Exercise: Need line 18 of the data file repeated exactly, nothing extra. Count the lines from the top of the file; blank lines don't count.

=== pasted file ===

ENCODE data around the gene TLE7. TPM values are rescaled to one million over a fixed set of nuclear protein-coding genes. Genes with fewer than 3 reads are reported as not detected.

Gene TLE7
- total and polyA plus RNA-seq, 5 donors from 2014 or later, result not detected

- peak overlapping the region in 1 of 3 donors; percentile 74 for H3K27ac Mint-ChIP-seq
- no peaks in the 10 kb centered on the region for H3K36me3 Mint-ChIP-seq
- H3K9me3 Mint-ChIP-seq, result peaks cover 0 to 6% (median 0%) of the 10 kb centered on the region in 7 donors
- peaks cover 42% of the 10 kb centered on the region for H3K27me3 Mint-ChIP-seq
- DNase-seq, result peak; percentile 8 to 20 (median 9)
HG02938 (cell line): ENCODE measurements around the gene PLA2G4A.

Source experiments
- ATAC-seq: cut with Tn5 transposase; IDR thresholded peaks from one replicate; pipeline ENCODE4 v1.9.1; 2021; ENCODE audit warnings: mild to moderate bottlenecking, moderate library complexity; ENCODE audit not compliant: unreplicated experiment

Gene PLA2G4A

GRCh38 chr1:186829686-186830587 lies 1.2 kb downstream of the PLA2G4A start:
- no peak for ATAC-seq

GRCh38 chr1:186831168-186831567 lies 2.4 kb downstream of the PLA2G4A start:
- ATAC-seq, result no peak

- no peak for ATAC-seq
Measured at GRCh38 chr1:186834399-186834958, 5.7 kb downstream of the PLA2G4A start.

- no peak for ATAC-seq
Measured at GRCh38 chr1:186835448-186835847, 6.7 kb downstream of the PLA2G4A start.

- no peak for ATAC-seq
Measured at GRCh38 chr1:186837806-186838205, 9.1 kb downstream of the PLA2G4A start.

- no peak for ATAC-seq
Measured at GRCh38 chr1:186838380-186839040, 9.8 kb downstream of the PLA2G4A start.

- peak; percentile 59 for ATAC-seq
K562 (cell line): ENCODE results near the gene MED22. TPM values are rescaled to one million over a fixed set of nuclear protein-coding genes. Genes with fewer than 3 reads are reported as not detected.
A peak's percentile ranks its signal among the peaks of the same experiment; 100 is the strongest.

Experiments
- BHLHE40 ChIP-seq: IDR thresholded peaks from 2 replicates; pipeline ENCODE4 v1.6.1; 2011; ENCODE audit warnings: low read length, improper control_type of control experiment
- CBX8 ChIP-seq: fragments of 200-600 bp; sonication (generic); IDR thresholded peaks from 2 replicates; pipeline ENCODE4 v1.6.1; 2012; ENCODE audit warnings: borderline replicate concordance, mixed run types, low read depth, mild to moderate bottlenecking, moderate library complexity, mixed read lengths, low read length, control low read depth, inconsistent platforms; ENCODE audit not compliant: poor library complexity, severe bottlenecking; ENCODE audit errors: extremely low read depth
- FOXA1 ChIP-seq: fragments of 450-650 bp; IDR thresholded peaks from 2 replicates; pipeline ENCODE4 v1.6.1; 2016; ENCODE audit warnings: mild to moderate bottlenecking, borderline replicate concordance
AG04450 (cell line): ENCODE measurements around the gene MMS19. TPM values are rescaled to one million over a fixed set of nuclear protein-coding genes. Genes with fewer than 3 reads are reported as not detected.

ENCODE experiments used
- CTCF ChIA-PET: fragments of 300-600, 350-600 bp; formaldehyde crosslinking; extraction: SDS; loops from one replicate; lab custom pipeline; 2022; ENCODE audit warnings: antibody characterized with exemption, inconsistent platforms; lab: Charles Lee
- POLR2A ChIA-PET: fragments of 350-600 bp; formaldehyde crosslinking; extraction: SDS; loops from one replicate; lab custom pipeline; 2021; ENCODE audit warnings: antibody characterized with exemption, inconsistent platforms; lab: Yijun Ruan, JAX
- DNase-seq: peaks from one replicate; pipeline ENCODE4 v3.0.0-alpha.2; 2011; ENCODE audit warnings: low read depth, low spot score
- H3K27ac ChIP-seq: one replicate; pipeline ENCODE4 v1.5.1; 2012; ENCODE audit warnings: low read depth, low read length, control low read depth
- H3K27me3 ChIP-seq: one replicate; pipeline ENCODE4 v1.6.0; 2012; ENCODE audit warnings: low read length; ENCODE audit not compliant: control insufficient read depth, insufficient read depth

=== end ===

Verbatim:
Measured at GRCh38 chr1:186834399-186834958, 5.7 kb downstream of the PLA2G4A start.